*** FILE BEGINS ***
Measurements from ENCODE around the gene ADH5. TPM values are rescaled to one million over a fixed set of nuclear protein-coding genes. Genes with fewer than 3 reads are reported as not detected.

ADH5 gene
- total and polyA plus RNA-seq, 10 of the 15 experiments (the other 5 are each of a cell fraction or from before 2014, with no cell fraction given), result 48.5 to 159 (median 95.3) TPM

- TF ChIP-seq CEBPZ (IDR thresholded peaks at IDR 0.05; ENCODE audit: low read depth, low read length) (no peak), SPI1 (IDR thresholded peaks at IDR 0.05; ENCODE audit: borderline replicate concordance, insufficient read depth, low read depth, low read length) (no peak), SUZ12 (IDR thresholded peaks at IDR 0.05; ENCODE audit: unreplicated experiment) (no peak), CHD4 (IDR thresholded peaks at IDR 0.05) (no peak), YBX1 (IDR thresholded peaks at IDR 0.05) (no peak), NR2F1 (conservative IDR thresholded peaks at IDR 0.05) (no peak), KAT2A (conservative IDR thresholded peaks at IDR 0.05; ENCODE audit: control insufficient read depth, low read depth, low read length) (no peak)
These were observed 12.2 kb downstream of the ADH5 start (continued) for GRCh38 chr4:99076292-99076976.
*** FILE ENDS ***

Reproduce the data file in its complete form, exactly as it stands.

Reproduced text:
Measurements from ENCODE around the gene ADH5. TPM values are rescaled to one million over a fixed set of nuclear protein-coding genes. Genes with fewer than 3 reads are reported as not detected.

ADH5 gene
- total and polyA plus RNA-seq, 10 of the 15 experiments (the other 5 are each of a cell fraction or from before 2014, with no cell fraction given), result 48.5 to 159 (median 95.3) TPM

- TF ChIP-seq CEBPZ (IDR thresholded peaks at IDR 0.05; ENCODE audit: low read depth, low read length) (no peak), SPI1 (IDR thresholded peaks at IDR 0.05; ENCODE audit: borderline replicate concordance, insufficient read depth, low read depth, low read length) (no peak), SUZ12 (IDR thresholded peaks at IDR 0.05; ENCODE audit: unreplicated experiment) (no peak), CHD4 (IDR thresholded peaks at IDR 0.05) (no peak), YBX1 (IDR thresholded peaks at IDR 0.05) (no peak), NR2F1 (conservative IDR thresholded peaks at IDR 0.05) (no peak), KAT2A (conservative IDR thresholded peaks at IDR 0.05; ENCODE audit: control insufficient read depth, low read depth, low read length) (no peak)
These were observed 12.2 kb downstream of the ADH5 start (continued) for GRCh38 chr4:99076292-99076976.